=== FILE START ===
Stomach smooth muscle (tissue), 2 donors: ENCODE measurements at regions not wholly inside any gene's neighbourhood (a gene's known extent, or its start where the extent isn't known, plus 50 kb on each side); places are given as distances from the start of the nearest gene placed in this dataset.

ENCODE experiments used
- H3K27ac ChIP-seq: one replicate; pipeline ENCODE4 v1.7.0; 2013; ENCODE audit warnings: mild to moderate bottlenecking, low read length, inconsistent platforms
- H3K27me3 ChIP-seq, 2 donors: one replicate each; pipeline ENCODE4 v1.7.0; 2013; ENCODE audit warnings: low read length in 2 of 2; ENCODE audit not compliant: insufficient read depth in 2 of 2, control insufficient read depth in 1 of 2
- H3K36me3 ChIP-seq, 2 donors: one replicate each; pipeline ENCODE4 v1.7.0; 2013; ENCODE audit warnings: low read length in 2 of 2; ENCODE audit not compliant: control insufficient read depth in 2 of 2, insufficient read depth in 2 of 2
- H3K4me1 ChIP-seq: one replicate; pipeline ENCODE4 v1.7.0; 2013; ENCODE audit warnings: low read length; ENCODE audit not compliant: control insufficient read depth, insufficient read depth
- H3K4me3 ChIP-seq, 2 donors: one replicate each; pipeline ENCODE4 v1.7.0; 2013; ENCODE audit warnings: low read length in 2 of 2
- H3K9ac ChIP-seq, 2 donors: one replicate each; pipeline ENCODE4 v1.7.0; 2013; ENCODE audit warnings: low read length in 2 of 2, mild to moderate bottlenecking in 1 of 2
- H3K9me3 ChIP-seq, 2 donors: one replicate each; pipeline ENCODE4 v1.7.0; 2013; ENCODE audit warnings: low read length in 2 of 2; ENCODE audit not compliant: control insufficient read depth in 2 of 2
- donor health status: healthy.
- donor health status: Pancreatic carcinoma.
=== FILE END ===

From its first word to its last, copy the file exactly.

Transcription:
Stomach smooth muscle (tissue), 2 donors: ENCODE measurements at regions not wholly inside any gene's neighbourhood (a gene's known extent, or its start where the extent isn't known, plus 50 kb on each side); places are given as distances from the start of the nearest gene placed in this dataset.

ENCODE experiments used
- H3K27ac ChIP-seq: one replicate; pipeline ENCODE4 v1.7.0; 2013; ENCODE audit warnings: mild to moderate bottlenecking, low read length, inconsistent platforms
- H3K27me3 ChIP-seq, 2 donors: one replicate each; pipeline ENCODE4 v1.7.0; 2013; ENCODE audit warnings: low read length in 2 of 2; ENCODE audit not compliant: insufficient read depth in 2 of 2, control insufficient read depth in 1 of 2
- H3K36me3 ChIP-seq, 2 donors: one replicate each; pipeline ENCODE4 v1.7.0; 2013; ENCODE audit warnings: low read length in 2 of 2; ENCODE audit not compliant: control insufficient read depth in 2 of 2, insufficient read depth in 2 of 2
- H3K4me1 ChIP-seq: one replicate; pipeline ENCODE4 v1.7.0; 2013; ENCODE audit warnings: low read length; ENCODE audit not compliant: control insufficient read depth, insufficient read depth
- H3K4me3 ChIP-seq, 2 donors: one replicate each; pipeline ENCODE4 v1.7.0; 2013; ENCODE audit warnings: low read length in 2 of 2
- H3K9ac ChIP-seq, 2 donors: one replicate each; pipeline ENCODE4 v1.7.0; 2013; ENCODE audit warnings: low read length in 2 of 2, mild to moderate bottlenecking in 1 of 2
- H3K9me3 ChIP-seq, 2 donors: one replicate each; pipeline ENCODE4 v1.7.0; 2013; ENCODE audit warnings: low read length in 2 of 2; ENCODE audit not compliant: control insufficient read depth in 2 of 2
- donor health status: healthy.
- donor health status: Pancreatic carcinoma.